Corey: Yeah, there was one time where we stood around waiting for her for something like 45 minutes, before Rebecca finally called me to say “where are you guys?”. She was at the hotel, waiting to have a drink with us. Trust me, that one would’ve been an epic photo!
Did Rebecca have a GPS tracker allowing you to see where she was?
Bligh: She did, but it would only ping every 10 minutes, in order to save battery life. To access her location, we needed to have cell phone signal to visit the Garmin website, and I would say 50% of the time we just didn’t have any service. Plus, she’s moving really fast! If we could actually see her position on a map, there was no exact science in determining where she would be at that moment, as that point could be 10 minutes old.
How did you get by for food in the remote locations?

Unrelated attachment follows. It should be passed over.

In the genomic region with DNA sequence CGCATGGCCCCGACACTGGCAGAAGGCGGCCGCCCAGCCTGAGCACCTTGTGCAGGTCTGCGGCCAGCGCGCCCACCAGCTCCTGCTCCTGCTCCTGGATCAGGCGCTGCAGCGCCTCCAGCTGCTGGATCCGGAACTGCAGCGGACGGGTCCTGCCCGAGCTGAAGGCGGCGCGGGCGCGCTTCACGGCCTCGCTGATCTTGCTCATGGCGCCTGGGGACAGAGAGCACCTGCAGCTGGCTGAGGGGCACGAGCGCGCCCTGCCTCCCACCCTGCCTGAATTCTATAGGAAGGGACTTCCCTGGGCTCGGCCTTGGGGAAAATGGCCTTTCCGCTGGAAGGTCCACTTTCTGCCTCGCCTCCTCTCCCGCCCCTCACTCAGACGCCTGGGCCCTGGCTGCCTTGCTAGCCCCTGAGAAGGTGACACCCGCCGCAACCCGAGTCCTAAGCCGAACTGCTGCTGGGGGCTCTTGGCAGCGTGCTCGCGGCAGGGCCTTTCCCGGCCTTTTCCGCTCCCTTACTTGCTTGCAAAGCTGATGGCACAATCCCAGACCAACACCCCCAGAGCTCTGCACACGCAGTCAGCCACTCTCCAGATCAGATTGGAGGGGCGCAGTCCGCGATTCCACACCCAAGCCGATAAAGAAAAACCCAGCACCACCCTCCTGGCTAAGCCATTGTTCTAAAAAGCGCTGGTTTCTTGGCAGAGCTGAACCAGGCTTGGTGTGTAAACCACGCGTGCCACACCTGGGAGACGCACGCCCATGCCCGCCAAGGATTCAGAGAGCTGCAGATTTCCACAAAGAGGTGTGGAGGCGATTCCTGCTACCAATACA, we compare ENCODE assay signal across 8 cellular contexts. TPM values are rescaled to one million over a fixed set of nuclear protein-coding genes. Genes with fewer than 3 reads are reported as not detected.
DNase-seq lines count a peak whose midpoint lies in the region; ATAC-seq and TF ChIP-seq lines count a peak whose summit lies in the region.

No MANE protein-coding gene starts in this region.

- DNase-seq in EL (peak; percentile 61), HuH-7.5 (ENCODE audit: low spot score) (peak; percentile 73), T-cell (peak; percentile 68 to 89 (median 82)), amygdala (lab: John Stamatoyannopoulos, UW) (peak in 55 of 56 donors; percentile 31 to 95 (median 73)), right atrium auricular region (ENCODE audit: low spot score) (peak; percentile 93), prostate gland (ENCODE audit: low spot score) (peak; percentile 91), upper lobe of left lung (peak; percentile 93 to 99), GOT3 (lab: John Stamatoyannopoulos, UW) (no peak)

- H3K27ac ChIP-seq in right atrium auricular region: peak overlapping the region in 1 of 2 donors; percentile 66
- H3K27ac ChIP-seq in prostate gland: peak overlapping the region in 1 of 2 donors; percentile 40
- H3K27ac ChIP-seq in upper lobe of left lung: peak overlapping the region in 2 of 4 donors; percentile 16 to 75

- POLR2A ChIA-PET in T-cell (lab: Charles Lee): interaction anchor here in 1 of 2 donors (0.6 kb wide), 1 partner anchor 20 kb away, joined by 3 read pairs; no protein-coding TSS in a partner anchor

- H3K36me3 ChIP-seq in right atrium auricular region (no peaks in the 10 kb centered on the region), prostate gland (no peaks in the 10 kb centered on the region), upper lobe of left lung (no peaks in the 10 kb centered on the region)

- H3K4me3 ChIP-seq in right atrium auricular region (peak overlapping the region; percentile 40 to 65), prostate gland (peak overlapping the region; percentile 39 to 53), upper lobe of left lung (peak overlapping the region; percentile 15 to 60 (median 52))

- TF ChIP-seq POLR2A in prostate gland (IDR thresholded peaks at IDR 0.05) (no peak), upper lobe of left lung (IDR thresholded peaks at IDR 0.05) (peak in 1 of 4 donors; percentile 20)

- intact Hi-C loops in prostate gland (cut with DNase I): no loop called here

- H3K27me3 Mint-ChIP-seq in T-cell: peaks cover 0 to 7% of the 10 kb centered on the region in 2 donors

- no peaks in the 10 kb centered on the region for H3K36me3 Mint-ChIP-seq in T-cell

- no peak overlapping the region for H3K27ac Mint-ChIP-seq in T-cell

Bligh: With difficulty. For one, we would have to eat where Rebecca was eating, which could be a gas station or McDonald’s, which isn’t ideal. To be honest, we didn’t really eat many meals for the duration of the project; we had a cooler in the back of the car, and we would stack on energy bars and snacks throughout each day. Whenever we found a grocery store that sold fresh fruit and vegetables, we would stock up on them and keep them in the cooler, so that we had some good food to eat on the way.
I used to be a vegetarian, which would’ve been even more challenging, as I ended up eating a hell of a lot of fried chicken from gas stations! It was definitely a shock to the system; diets tend to be very different in the South, compared to in California, where we are based.
Corey: To put it into perspective, at the end of the trip, we found a Subway sandwich shop, and we all celebrated because we were able to get fresh lettuce and tomatoes!